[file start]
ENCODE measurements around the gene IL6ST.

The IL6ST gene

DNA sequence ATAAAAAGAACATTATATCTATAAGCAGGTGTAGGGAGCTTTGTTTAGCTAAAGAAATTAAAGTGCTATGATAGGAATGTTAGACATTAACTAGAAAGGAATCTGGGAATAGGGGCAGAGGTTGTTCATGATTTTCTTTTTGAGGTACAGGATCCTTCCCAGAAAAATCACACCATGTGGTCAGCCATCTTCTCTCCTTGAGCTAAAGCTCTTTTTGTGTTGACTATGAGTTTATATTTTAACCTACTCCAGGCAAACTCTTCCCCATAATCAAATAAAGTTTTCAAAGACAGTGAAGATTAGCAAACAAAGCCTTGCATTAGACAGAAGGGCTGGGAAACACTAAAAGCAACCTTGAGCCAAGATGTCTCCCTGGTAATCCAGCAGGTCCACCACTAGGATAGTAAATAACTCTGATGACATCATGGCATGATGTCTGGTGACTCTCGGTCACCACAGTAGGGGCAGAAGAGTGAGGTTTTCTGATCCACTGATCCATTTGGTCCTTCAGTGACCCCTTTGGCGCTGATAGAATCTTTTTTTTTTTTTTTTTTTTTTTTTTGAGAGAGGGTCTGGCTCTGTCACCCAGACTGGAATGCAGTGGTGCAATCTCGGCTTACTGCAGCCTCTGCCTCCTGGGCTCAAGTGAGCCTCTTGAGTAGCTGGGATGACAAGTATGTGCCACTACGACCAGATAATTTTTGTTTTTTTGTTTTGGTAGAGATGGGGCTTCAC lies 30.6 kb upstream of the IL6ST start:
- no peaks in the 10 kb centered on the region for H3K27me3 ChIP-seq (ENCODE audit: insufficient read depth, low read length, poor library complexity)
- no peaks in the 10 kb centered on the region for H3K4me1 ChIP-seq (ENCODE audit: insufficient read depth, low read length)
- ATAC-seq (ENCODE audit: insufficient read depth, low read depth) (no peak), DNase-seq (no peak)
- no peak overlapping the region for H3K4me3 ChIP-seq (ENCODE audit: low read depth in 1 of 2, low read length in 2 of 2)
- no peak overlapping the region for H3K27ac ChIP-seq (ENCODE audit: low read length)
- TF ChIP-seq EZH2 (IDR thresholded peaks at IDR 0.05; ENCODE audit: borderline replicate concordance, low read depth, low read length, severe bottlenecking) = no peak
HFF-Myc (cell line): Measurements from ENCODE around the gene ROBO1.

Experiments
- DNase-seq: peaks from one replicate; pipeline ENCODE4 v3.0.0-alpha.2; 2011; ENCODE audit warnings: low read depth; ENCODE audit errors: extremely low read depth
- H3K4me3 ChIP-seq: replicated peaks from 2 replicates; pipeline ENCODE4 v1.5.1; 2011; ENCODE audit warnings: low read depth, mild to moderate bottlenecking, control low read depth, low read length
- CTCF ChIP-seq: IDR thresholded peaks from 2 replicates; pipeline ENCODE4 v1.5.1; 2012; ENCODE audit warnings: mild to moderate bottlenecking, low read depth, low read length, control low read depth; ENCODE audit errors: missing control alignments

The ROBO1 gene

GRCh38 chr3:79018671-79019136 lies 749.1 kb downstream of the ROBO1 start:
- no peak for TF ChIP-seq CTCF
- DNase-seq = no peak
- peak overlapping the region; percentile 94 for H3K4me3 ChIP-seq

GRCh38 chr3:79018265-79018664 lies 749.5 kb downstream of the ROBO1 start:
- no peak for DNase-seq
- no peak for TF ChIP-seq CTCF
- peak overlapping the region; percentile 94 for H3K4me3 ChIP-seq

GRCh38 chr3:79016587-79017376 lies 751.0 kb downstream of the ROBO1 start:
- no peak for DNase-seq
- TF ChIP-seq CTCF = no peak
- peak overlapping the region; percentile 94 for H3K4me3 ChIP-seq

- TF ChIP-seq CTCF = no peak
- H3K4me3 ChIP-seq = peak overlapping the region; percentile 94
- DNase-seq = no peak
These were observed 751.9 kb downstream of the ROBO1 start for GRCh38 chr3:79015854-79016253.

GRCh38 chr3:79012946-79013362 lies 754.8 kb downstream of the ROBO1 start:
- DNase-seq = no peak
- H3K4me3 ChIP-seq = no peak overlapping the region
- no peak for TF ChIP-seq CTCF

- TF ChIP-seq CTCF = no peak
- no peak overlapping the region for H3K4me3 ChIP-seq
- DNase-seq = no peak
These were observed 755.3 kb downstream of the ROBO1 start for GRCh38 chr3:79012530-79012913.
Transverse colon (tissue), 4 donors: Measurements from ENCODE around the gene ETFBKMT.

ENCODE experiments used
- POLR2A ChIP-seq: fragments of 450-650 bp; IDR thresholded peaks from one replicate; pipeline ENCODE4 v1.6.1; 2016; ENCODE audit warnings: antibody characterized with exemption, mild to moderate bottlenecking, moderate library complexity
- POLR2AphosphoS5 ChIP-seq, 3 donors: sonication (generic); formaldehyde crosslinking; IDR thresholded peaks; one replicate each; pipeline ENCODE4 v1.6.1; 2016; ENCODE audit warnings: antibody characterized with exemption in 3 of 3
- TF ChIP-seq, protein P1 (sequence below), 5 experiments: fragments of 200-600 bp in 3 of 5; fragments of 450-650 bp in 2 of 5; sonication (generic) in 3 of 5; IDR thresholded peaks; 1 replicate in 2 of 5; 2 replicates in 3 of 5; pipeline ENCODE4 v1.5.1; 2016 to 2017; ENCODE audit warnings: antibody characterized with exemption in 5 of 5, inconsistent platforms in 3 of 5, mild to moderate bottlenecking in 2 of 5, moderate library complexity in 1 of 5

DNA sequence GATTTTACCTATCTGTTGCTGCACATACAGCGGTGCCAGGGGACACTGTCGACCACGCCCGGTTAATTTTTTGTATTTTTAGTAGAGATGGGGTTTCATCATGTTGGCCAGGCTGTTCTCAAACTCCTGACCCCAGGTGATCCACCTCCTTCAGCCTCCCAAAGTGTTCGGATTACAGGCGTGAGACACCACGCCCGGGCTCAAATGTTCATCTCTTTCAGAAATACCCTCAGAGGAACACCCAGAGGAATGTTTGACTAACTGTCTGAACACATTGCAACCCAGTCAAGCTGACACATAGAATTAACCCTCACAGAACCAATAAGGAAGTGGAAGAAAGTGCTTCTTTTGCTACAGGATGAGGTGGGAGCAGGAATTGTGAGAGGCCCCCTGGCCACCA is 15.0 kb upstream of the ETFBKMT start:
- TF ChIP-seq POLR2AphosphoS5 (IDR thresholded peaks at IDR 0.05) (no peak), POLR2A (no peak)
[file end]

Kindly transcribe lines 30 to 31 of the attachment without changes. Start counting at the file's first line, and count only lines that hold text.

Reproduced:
- DNase-seq = no peak
These were observed 751.9 kb downstream of the ROBO1 start for GRCh38 chr3:79015854-79016253.